Web design tips: Reasons why most do-it-yourself website design are not successful

As you already know, in the last few years a lot of tools were created in order to help improving someone’s work in designing websites (along with other fields of activity over internet). It’s seems very easy to install a Joomla, Drupal or WordPress on a server, to configure it, to select a proper theme and to write some content in order to have a website running allright and looking nice. It many cases it would be do-it-yourself website, meaning you can do all of these without any help from a professional. Some web hosting companies offer some services on a server and some software packages that generate websites for a very fair price (from the client’s point of view).

But being able to do it yourself doesn’t mean that you don’t need help from somebody working in the field. The packages that generate websites are cheap, but usually they are not complete: they are offering only the minimal options for a website. If you, as a client, want something else or something more, you will soon find the limitation of such packages as a bad thing. On the other way, big free packages such Joomla, Drupal or WordPress have to be configured properly and sometimes that can be very tricky for somebody that’s using them the first time or does not have intensive experience with them. They also offer only limited options, but the good thing is that this kind of free products created around them a community and the users created addition scripts that allows you as end-user to improve your website with a lot of efficient solutions. The problem is the big number of third party solutions (there are hundreds or thousands of plugins and components for each system) and you have to lose some time to search the best ones for you. If you don’t find what you are looking (as templates, components or modules) you have to hire a professional to do the job for you and you are back to square one.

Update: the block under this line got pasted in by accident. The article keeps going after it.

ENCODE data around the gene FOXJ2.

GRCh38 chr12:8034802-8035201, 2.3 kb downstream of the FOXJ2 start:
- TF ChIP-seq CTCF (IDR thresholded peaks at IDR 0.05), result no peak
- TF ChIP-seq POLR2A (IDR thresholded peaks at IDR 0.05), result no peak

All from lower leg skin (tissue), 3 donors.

Webdesign Web design tips Reasons why most do-it-yourself website design are not successful /Dan-Marius.ro – my slice of internet / Oradea, Bihor, Romania.

Open source versus license versus custom software

Logo Open Source Initiative
Image via Wikipedia

The debate about open source software versus licensed software is so old that I don’t think I can bring something new and relevant to that. It has been said almost anything that could be said and both side has it’s “fanatics” that are sure that their way is the best way to do.

The open source software is a computer software that is available in compiled form (when necessary) and in source code form, some copyrights reserved for the creators of the code are provided under a software licence that permits users to study, change, improve and sometimes to distribute the software. Some open source licence are gathered under the Open Source Definition and others are available within the public domain.

All the rights to a software code is reserved to their creators, that rights are changed when the owner gives them up (open source code) or sell the code (based on a legal contract to create custom software or just to buy an already existing piece of software). A licence is a legal instrument governing the usage or redistribution of the software, a typical licence grants an end-user permission to use one or more copies of the software in ways where such a use would otherwise constitute copyright infringements.

As a software engineer, a webdesigner and an end-user I had to deal with open source and licensed software as well. Usually I rely a lot on the open source software (Linux distributions, Open Office and others, including several tools to get work done), but there are moments when I pay gladly for the licences (I still need a copy of Windows to test stuff, there also are a lot of software that deserve their money several times over).

From my personal point of view, the best part of these two distinct ways to deal with the software code is that you can start a project from scratch (and get your money when delivering to the customer), but also you always can get the open sources and start customizing them to fit the requirements (it’s faster, but you are selling a service, not the code itselft and there are not so many financial benefits from that in a single project). Either way, the client gets what she/he wants and everybody is happy (or they try to be). That’s why I say that the licence software as we know it is slowly dying, nobody will be interested to buy something that does not have attached a period of support and maintenance or even improvements (as a clause in the development contract). This might stop the opposition to the open source software as they (the open source and the licence software) will emerge into services, not just some delivered code.

The article is here and here.